The Power of Being Predictably Dependable

When social science researchers who study successful marriages ask couples their secret to staying together for 40, 50, even 60 years, one of the key contributing variables which emerges is predictability.  Specifically, couples will point to the day-in, day-out predictably dependable behaviors of their mate.

He gets up at 6:00am, gets the paper and starts the coffee.  She fixes the morning cereal for both of them with strawberries on top.  The routine – whatever it may be – provides a helpful framework for the long-term success of the entire partnership.  They count on each other.  And more importantly, they know how to count on each other.

You might say such findings sound like the recipe for a boring life.  A life stuck in a rut.  I mean, who wants strawberries on their cereal everyday anyway?  But the successful couples are able to make a distinction between what they consider boring and what they consider relationship affirming.  The key distinction between what is perceived as boring vs. affirming, I think, is the fact that the predictable behaviors cited are almost always servant behaviors – serving either the other or the relationship.  They are predictable in doing specific things for each other and for the marriage.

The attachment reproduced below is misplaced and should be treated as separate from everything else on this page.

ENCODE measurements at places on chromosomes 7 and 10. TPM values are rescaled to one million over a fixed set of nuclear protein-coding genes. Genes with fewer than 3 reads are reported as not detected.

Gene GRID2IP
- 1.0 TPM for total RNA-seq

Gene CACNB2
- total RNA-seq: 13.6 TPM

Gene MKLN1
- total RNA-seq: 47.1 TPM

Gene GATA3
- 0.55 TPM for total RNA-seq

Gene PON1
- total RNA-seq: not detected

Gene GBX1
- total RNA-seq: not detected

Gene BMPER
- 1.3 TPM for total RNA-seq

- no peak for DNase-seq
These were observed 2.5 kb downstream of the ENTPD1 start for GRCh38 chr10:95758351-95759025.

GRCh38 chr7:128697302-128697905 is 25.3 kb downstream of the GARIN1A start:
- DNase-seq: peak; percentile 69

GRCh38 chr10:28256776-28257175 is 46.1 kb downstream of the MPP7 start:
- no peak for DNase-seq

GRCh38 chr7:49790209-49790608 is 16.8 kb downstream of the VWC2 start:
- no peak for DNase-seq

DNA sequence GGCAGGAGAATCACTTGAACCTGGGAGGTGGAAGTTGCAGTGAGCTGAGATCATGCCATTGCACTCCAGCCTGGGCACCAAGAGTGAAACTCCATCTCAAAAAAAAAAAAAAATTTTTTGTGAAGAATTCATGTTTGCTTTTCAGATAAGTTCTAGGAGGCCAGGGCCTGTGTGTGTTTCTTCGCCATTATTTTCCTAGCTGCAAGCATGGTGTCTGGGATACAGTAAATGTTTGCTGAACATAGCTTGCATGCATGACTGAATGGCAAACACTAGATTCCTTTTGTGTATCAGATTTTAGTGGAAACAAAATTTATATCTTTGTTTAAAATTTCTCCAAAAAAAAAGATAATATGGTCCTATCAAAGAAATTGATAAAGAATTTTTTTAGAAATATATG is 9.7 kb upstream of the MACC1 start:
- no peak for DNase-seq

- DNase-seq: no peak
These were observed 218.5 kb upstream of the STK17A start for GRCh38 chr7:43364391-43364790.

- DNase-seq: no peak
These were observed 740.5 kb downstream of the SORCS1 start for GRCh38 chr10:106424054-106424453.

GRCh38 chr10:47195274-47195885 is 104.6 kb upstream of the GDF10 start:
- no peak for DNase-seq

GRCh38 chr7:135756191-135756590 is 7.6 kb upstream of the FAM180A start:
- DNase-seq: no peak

Most other relationships and partnerships respond similarly.   High-functioning advancement teams are filled with partnerships.  Vice presidents partner with executive assistants.  Planned giving officers partner with prospect researchers.  Major gift officers partner with annual fund directors.  You can think of many others.

Is the power of predictability at work in your shop?  Do team members serve others in predictably dependable ways or are there territorial boundaries and other unwritten “rules” that sabotage successful, long-lasting partnerships? As a leader are you growing predictably dependable team members through your actions?

When advancement staff members can count on one another to serve each other and the mission of the institution, the advancement team becomes exceptional.  Team members want to stay and the advancement program has the chance to increase outcomes (fundraising and otherwise) as never before.

1 Comment

One Comment

  1. I found this when i thought of the same title, i believe this to be true take what i can from it. Thanks for sharing your post!

Leave a Reply

Using Gravatars in the comments - get your own and be recognized!

XHTML: These are some of the tags you can use: <a href=""> <b> <blockquote> <code> <em> <i> <strike> <strong>